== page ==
There’s a hugely popular Taiwanese song called Alishan De Guniang. Literally translated ‘Girl of Ali Mountain’, the song recalls a love affair between a boy and a girl of the indigenous Tsou tribe. With Taiwan’s Alishan mountain range as its backdrop, it’s a beautiful tune. But as much as it is a conventional love story, the song also pays homage to the famous peaks themselves:
‘The girl on Ali Mountain is as beautiful as the water,
The boy on Ali Mountain is as strong as the mountain.
The high mountain is always green,
The valley water always clean,
The girl and the boy will never part;
The clean water will flow around the green mountain forever.’
Around each bend of Alishan’s (very windy) roads, within its ancient forests, over every crest, lies something you feel could inspire a song – or from a traveller’s perspective, a long visit. It’s a natural allure that draws travellers from Mainland China; that, and the fact that until recently, Chinese read only two things of Taiwan: Sun Moon Lake and Alishan Mountain, says our local guide, Francis. And it’s an attraction international tourists are slowly discovering, although on our visit we see very few.
One of the most extraordinary aspects of Alishan National Scenic Area, as the region is officially known, is its diversity. One can travel through three bio geographical zones – tropical, subtropical and temperate, or from sea-level to 2,663 metres – within just three hours. But at the top of most visitors’ lists of things to see in Alishan, at the top of the region itself, is the ‘Sea of Clouds’.
Arguably Taiwan’s most iconic image, this remarkable sight forms when the sun rises over what looks like an ocean of clouds below, with a few mountain peaks appearing as islands. While most folk head to the area around the high-altitude Zhushan Station (the end of the line of the renowned Alishan Forest Railway) to witness the Sea of Clouds, better views can be had from nearby Mt Ogasawara lookout, which stands at a higher 2,488 metres.
Further down the mountain, past the Cherry Blossom Skywalk, and later ‘Sister Ponds’ (named for two siblings who fell in love with the same man, before committing suicide) lie the forests of Taiwanese red cypress trees. The Japanese logged most of the oldest trees during their occupation of the country, and according to Francis, only around forty giants remain. But those that exist today, of which many are over 2,000 years old, certainly make their presence felt.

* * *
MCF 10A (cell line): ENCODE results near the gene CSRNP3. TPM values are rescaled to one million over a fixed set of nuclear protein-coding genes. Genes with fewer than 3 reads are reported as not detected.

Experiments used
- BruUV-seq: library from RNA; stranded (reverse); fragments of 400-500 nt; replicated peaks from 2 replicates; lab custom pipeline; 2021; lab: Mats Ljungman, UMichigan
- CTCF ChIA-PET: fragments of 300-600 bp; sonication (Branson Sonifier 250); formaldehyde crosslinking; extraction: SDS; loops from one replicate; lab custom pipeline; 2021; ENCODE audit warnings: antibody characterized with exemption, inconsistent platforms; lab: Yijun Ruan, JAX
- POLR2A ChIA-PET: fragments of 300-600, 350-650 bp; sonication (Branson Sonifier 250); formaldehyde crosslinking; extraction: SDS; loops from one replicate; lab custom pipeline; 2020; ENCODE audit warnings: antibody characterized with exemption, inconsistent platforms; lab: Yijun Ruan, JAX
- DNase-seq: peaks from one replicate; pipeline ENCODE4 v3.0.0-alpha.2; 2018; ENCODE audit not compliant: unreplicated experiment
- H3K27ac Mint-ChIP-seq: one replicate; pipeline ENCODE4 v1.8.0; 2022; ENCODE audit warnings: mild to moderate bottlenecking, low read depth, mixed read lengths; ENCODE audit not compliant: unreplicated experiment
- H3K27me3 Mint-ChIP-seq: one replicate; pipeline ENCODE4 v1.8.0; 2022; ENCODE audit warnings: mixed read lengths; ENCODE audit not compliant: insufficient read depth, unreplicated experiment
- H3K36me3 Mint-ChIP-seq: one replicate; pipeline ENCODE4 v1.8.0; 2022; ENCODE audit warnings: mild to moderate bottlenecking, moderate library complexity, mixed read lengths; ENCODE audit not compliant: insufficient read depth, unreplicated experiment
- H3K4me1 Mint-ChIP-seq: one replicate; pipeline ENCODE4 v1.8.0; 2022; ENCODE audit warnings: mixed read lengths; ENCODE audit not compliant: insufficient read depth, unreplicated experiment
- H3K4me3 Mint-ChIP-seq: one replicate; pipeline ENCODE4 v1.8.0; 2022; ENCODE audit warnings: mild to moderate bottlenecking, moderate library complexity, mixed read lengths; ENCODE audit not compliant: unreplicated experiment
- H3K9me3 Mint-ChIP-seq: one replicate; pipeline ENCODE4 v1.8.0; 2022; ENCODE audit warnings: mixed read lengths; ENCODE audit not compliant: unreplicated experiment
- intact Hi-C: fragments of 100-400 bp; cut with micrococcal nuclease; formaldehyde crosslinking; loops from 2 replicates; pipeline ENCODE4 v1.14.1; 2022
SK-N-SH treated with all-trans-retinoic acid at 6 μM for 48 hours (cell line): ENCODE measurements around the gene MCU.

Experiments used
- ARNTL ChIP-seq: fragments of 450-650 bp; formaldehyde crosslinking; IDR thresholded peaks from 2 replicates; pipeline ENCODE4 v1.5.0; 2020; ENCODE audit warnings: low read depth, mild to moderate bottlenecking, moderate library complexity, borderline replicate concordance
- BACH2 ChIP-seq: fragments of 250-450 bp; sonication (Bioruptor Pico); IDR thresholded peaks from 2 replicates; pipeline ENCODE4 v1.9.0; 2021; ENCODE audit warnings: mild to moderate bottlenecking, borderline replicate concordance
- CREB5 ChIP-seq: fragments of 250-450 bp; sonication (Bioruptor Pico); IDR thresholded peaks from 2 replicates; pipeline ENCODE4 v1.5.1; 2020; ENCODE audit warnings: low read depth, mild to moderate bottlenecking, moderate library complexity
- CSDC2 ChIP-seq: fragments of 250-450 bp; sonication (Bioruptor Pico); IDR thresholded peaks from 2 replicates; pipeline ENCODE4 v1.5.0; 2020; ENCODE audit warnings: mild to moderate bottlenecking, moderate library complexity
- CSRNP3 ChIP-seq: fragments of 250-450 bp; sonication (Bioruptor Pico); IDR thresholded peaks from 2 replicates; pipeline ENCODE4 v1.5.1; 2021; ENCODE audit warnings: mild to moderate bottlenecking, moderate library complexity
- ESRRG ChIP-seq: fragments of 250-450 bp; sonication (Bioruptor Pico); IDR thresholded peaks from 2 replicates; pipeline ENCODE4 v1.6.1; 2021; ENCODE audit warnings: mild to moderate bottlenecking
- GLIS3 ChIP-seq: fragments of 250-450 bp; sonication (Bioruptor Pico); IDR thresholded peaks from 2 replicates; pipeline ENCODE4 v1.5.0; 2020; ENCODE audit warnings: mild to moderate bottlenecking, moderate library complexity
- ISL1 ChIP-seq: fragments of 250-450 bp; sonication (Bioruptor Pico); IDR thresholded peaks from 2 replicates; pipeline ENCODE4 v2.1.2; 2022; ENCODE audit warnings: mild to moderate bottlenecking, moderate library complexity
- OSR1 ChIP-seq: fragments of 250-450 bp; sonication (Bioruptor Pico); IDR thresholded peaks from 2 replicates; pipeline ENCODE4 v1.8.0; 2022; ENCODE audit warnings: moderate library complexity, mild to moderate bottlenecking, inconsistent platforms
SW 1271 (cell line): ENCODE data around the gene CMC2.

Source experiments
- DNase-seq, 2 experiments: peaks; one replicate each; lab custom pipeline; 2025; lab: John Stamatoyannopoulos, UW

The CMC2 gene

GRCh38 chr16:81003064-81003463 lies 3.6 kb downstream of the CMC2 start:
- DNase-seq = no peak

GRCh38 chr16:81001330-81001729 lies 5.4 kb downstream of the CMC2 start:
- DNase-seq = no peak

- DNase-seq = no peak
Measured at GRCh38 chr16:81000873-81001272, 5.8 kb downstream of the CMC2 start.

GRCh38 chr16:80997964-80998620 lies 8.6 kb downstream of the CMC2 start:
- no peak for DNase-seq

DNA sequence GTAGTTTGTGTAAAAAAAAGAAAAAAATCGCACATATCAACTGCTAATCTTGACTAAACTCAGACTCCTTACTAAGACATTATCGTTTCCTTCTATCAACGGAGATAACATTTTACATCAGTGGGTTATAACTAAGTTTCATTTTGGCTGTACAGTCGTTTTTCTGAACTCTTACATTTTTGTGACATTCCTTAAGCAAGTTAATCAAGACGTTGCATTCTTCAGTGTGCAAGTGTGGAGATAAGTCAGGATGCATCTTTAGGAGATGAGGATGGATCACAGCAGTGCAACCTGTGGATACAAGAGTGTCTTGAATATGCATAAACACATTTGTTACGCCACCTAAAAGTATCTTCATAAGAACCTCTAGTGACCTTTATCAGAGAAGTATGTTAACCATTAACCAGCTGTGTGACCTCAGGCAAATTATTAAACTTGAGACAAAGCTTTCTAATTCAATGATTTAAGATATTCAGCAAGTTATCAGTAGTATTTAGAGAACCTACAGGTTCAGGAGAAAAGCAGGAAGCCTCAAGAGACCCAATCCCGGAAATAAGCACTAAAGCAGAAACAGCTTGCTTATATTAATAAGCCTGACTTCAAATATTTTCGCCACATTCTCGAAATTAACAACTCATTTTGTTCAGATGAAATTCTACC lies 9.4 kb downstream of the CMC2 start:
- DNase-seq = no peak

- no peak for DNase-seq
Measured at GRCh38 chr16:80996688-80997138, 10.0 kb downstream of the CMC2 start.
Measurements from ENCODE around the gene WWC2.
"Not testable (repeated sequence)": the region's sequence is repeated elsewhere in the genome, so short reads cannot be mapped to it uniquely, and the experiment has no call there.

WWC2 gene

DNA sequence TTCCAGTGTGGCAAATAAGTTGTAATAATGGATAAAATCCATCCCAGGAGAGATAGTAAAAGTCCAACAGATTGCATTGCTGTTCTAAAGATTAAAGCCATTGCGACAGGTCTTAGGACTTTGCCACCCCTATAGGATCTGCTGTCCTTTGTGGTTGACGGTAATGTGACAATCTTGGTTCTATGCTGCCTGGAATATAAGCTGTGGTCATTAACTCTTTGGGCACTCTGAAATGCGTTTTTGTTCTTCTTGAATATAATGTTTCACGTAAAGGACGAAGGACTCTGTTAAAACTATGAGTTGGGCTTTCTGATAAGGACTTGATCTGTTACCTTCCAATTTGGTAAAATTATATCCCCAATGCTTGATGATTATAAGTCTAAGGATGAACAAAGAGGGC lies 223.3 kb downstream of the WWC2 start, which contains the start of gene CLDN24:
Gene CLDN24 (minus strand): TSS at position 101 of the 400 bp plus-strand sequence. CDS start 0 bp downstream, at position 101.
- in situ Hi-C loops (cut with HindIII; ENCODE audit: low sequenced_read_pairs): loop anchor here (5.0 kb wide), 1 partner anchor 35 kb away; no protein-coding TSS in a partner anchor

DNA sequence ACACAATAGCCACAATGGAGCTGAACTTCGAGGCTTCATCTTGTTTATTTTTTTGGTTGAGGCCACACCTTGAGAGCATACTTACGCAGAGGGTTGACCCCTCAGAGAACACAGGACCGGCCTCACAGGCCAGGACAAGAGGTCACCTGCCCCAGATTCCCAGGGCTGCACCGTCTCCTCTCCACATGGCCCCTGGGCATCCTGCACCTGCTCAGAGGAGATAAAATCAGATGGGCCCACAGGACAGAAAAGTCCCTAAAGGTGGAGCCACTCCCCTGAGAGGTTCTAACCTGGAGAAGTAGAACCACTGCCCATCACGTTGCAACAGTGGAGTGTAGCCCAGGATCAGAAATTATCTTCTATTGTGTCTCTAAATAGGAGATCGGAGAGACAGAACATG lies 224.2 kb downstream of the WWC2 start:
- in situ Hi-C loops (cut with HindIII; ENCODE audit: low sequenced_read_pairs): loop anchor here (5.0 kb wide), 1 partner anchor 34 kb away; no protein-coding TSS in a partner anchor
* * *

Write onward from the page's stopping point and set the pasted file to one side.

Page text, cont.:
On our first walk, we’re impressed by the Three Brothers tree (named for the three red cypresses growing out of one stump), bemused by the pig-shaped stump (named for obvious reasons) and fall for the massive, dangling heart formed by the intertwined roots of another cypress. And that’s only the beginning. Just beyond the very colourful Shouzhen Temple and requisite food stalls, which sell among things, Alishan’s acclaimed high mountain tea and equally admired fresh wasabi, await the oldest remaining trees.
The impressive, 450-metre Giant Trees Plank Walk takes you past the 16 largest mammoths, as well as over a few beautiful bridges. However, it is a fallen giant known as ‘Alishan Sacred Tree’ that garners the most attention. Adjacent to the derelict but charming Shenmu Station, the 3,000 year-old tree collapsed in 1997 following heavy storms, though it is still considered one of the most important attractions in Alishan.
A few steps away, next to the country’s highest (and best hidden?) elementary school, are the Pagoda of the Tree Spirit, the Kawai Memorial and the Alishan Museum. Close to this is the beautiful Cihyun Temple, built by Japanese Buddhists who thought Alishan looked like the Linjoushan, the place where Buddha preached in India.
But on a nature tour of Alishan, one can’t go past (though could easily miss) the Mihu Trail. Located about halfway down the mountain range, off windy Highway 18, the Mihu Trail stretches some 2.3 kilometres parallel to the pretty Miyang River. Wending its way through a stunning bamboo forest, the trail looks as though it’s been taken straight from a Chinese painting. And best of all, it’s deserted.
Francis describes the Mihu Trail as a place where one can “forget everything”. In this unpeopled forest, you feel the outside could forget you too.
During the rainy season, the tranquil sounds of the river can be heard; today, all we hear are the singing birds and insects. And as we’ve found out on our tour of Alishan, there’s a lot to sing about.
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